What happened happened, whatever the "reasons". It would in fact seem safer to have a lighter sentence for a "rational" offender than for a "crazy" offender.

Very, perhaps most, often, the "rational" offender is not a real continuing threat, but the "crazy" offender probably is.

Here is another case of "insanity" if you will. This time by people with official responsibility for the victim.

http://news.enquirer.com/apps/pbcs.dll/article?AID=/20060829/NEWS01/308300001

Were these foster parents "crazy"?

01 September, 2006 17:34  
Blogger Martin said...

Akkie, I believe there was some discussion of this in a comment thread a few months ago. (Or was that on the SKOM messageboard?)

My position is utilitarian: I don't care much whether the criminal can be held philosophically responsible for the crime, and I see no point in society avenging itself on the criminal. My main priority is to minimise the risk of repeat offenses. (And many with me believe that jail time is highly counterproductive in this respect: it encourages repeat offences and a criminal career.)

A really drunk person is for society's practical purposes insane. And people who get drunk and become violent rarely choose to do so only once. So we should keep them from drinking.

In the case of roid rage murders, we have the similar knowledge that certain individuals have taken steroids and gone nuts. This makes them a societal liability. We should make sure they don't do it again.

Criminal "justice", to me, should be seen as societal hygiene, health care and risk management.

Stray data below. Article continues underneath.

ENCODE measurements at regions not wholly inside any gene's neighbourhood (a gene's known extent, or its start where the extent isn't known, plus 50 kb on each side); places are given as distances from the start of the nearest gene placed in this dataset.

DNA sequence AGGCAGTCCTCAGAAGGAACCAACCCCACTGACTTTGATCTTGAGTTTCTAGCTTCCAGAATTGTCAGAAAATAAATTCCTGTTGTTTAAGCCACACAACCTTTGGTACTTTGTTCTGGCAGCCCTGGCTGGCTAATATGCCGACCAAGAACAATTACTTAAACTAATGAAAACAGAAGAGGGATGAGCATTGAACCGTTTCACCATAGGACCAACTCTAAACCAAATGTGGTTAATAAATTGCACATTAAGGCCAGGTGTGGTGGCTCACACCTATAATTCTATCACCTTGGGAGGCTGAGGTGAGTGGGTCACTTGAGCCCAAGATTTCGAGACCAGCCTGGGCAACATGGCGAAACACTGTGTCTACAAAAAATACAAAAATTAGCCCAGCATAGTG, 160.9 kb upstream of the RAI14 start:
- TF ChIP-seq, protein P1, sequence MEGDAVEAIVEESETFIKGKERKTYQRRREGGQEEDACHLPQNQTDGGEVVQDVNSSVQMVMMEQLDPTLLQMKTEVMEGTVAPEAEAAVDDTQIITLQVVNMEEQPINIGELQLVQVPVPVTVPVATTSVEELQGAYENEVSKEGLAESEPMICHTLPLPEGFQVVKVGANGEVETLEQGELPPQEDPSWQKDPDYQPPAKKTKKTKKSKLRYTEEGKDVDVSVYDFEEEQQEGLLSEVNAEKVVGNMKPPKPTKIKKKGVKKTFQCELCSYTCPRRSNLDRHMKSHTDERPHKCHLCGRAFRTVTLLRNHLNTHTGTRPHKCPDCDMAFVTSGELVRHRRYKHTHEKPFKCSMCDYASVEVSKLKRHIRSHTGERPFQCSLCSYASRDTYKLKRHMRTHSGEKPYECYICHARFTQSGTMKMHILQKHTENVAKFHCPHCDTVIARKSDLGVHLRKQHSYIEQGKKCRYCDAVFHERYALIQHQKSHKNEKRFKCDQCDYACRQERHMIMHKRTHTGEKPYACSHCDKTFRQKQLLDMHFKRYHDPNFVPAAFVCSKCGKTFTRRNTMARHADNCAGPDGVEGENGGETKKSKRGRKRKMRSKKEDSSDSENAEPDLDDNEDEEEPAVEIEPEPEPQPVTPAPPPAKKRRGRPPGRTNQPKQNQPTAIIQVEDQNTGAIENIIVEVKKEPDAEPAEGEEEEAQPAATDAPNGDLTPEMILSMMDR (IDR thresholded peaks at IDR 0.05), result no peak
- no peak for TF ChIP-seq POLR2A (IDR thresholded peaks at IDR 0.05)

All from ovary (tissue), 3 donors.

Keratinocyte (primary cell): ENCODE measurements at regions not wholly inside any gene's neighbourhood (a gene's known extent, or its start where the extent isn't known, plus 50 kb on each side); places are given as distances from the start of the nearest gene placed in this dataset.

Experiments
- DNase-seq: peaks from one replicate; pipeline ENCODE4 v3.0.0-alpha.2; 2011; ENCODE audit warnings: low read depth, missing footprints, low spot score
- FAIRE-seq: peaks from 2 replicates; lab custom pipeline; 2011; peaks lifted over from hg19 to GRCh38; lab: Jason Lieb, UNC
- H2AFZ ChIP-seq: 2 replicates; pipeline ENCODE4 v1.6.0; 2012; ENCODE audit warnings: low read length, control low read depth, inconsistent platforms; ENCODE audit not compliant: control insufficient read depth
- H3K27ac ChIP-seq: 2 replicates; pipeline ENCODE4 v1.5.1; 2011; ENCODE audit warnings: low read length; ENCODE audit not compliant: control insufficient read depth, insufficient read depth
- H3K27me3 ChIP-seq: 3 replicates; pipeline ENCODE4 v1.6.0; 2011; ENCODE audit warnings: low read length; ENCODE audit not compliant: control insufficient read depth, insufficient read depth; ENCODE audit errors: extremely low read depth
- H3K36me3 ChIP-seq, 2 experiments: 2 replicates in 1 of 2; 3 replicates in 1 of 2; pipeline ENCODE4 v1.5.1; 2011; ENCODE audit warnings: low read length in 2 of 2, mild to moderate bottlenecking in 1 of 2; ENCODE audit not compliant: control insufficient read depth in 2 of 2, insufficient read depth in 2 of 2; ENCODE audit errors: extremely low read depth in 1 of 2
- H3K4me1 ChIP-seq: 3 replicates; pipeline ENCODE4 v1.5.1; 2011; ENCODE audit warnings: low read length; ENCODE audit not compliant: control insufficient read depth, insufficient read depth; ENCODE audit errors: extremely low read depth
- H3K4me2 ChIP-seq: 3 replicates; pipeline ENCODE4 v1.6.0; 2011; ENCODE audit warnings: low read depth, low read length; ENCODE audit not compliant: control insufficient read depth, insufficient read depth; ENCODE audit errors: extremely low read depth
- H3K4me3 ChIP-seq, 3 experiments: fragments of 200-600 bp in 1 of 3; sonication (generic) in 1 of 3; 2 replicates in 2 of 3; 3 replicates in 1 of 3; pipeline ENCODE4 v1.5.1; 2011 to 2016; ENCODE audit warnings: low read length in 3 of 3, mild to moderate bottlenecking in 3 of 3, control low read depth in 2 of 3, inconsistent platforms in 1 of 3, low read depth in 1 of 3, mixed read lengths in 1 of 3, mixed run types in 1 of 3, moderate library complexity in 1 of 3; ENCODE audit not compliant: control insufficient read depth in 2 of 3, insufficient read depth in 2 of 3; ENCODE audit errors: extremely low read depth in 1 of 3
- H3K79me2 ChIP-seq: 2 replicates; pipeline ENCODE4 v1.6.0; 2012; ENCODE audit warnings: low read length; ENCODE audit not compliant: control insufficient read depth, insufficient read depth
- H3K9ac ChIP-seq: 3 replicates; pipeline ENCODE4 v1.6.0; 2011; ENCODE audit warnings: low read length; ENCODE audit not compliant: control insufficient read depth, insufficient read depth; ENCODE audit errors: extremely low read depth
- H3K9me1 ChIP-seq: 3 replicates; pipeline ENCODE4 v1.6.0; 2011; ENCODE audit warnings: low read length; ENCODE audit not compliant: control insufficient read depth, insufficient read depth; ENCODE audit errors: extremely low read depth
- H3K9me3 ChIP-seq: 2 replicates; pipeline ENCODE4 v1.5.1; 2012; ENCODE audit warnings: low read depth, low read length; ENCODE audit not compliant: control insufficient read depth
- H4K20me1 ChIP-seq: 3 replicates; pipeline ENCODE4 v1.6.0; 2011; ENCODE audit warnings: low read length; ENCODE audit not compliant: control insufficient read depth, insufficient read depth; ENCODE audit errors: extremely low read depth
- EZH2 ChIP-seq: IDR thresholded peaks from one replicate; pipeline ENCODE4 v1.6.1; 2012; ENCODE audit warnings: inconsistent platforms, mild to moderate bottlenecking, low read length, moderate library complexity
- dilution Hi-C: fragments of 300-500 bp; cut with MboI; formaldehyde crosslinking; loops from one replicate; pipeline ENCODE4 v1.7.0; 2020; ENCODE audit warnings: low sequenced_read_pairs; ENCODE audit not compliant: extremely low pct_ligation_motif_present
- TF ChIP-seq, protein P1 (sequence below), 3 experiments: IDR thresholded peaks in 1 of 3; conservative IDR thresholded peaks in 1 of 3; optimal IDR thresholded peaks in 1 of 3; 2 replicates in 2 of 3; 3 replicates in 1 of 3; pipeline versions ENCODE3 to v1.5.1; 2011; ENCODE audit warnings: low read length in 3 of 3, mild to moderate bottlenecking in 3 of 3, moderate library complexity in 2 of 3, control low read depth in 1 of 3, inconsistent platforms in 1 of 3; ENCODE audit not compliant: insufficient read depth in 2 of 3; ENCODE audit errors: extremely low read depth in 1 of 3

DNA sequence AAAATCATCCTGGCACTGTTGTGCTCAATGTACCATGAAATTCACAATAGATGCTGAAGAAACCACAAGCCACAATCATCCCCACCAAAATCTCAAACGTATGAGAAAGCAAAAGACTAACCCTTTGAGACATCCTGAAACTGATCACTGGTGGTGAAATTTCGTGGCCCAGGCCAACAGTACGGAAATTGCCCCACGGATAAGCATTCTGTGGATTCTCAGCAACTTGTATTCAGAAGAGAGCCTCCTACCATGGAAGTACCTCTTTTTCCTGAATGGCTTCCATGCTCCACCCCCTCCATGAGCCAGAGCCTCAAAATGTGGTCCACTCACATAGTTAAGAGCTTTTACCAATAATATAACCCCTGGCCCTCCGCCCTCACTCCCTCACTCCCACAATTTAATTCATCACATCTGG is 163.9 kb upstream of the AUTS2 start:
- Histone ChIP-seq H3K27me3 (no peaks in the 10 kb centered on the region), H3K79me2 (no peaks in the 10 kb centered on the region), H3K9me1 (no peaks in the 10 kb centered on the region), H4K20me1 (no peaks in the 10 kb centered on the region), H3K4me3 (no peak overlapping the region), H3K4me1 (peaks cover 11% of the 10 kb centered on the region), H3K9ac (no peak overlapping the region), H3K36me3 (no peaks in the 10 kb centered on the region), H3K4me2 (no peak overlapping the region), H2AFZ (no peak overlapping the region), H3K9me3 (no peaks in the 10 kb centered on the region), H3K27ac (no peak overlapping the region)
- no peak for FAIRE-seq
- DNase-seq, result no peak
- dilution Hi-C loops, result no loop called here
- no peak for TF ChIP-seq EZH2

01 September, 2006 20:21  
Blogger Martin said...

Bernarda, anyone who trusses a three-year old up with packing tape and leaves him alone on the floor for 36 hours is by definition insane. I don't mean their psychiatric status, and there is no such thing as metaphysical evil.

To me, the case you pointed us to (which has a close parallel in the Swedish case of little murdered Bobby) is a good example of how violence and callousness above a certain level must be seen as clear evidence that the perpetrator cannot be trusted among the free members of society.

01 September, 2006 20:31  
Anonymous bernarda said...

Martin, I am in complete agreement with you point of view of "social hygiene".

I have had serious disagreements with death penalty fans when I have maintained that a bad driver who kills someone is basically no different than any other sort of murderer.

One of the things I base my argument on is public health. In the U.S. about 43,000 people per year are killed by bad drivers.

All other homicides are about 15,000 in the U.S. As public policy, it would be more effective to try to reduce the former.

That is not to say that one should not try to reduce the latter. But reduction of the auto "accidents" for me seems to be more immediately effective.

01 September, 2006 23:56  
Blogger Candy Minx said...

Lock him up and toss the key.

02 September, 2006 06:11  
Blogger Lord Runolfr said...

Of course he's not sane. Furthermore, it doesn't matter if he's sane. Why should insanity be considered a defense? That's what this is about, isn't it? Not guilty by reason of insanity? It's not like the person is any less a menace to society because of their insanity.

I'm all for locking him up and throwing away the key. Actually, since he already has a record of violent crime, I have nothing against the death penalty for him. I'm against death for any first offense, but someone with a track record of violent anti-social behavior needs to be removed from the gene pool.

On an unrelated note: please post some contact info that we can use to send you articles for Skeptic's Circle 44.

15 September, 2006 16:09